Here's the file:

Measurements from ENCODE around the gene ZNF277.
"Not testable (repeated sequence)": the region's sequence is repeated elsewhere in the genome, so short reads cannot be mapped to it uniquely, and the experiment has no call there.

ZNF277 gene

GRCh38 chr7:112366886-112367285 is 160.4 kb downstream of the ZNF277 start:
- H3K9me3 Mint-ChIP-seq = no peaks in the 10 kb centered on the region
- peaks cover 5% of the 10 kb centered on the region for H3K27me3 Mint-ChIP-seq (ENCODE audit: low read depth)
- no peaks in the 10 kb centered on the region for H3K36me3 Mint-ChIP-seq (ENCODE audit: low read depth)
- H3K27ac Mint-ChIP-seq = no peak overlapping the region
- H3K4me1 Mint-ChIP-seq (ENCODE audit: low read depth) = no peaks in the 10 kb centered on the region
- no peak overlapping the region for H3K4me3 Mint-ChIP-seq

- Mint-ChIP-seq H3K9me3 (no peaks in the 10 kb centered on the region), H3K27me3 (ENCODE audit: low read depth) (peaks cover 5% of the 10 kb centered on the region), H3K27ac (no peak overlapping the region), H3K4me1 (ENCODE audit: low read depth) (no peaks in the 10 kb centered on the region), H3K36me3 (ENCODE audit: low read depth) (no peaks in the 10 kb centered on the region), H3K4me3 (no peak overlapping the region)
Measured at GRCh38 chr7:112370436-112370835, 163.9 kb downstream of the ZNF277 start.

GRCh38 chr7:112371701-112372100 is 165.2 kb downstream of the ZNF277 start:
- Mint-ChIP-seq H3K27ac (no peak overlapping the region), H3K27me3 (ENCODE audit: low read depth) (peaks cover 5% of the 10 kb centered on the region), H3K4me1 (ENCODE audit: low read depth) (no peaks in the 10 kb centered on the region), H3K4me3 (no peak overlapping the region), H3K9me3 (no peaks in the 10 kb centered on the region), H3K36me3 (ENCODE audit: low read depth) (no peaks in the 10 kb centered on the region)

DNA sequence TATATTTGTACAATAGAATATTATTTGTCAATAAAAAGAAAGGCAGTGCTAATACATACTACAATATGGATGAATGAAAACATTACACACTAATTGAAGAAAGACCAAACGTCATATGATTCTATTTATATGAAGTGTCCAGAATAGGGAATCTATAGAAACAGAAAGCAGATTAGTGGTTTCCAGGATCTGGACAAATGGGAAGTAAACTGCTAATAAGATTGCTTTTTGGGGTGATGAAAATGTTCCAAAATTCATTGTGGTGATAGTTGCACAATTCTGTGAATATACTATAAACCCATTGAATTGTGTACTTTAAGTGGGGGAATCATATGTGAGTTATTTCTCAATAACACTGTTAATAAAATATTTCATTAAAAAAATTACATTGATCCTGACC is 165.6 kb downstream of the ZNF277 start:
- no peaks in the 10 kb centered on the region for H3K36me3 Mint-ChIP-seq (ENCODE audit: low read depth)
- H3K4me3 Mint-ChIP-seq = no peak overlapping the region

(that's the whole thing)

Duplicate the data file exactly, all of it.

Measurements from ENCODE around the gene ZNF277.
"Not testable (repeated sequence)": the region's sequence is repeated elsewhere in the genome, so short reads cannot be mapped to it uniquely, and the experiment has no call there.

ZNF277 gene

GRCh38 chr7:112366886-112367285 is 160.4 kb downstream of the ZNF277 start:
- H3K9me3 Mint-ChIP-seq = no peaks in the 10 kb centered on the region
- peaks cover 5% of the 10 kb centered on the region for H3K27me3 Mint-ChIP-seq (ENCODE audit: low read depth)
- no peaks in the 10 kb centered on the region for H3K36me3 Mint-ChIP-seq (ENCODE audit: low read depth)
- H3K27ac Mint-ChIP-seq = no peak overlapping the region
- H3K4me1 Mint-ChIP-seq (ENCODE audit: low read depth) = no peaks in the 10 kb centered on the region
- no peak overlapping the region for H3K4me3 Mint-ChIP-seq

- Mint-ChIP-seq H3K9me3 (no peaks in the 10 kb centered on the region), H3K27me3 (ENCODE audit: low read depth) (peaks cover 5% of the 10 kb centered on the region), H3K27ac (no peak overlapping the region), H3K4me1 (ENCODE audit: low read depth) (no peaks in the 10 kb centered on the region), H3K36me3 (ENCODE audit: low read depth) (no peaks in the 10 kb centered on the region), H3K4me3 (no peak overlapping the region)
Measured at GRCh38 chr7:112370436-112370835, 163.9 kb downstream of the ZNF277 start.

GRCh38 chr7:112371701-112372100 is 165.2 kb downstream of the ZNF277 start:
- Mint-ChIP-seq H3K27ac (no peak overlapping the region), H3K27me3 (ENCODE audit: low read depth) (peaks cover 5% of the 10 kb centered on the region), H3K4me1 (ENCODE audit: low read depth) (no peaks in the 10 kb centered on the region), H3K4me3 (no peak overlapping the region), H3K9me3 (no peaks in the 10 kb centered on the region), H3K36me3 (ENCODE audit: low read depth) (no peaks in the 10 kb centered on the region)

DNA sequence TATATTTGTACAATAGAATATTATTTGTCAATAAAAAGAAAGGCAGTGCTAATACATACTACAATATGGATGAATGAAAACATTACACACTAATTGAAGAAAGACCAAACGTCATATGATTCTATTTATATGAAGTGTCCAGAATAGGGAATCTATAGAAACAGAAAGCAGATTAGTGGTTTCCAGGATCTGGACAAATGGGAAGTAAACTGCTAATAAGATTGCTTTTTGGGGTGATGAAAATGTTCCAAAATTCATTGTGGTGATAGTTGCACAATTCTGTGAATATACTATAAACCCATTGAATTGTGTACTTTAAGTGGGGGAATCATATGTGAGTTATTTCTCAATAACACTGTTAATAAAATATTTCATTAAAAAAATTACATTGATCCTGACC is 165.6 kb downstream of the ZNF277 start:
- no peaks in the 10 kb centered on the region for H3K36me3 Mint-ChIP-seq (ENCODE audit: low read depth)
- H3K4me3 Mint-ChIP-seq = no peak overlapping the region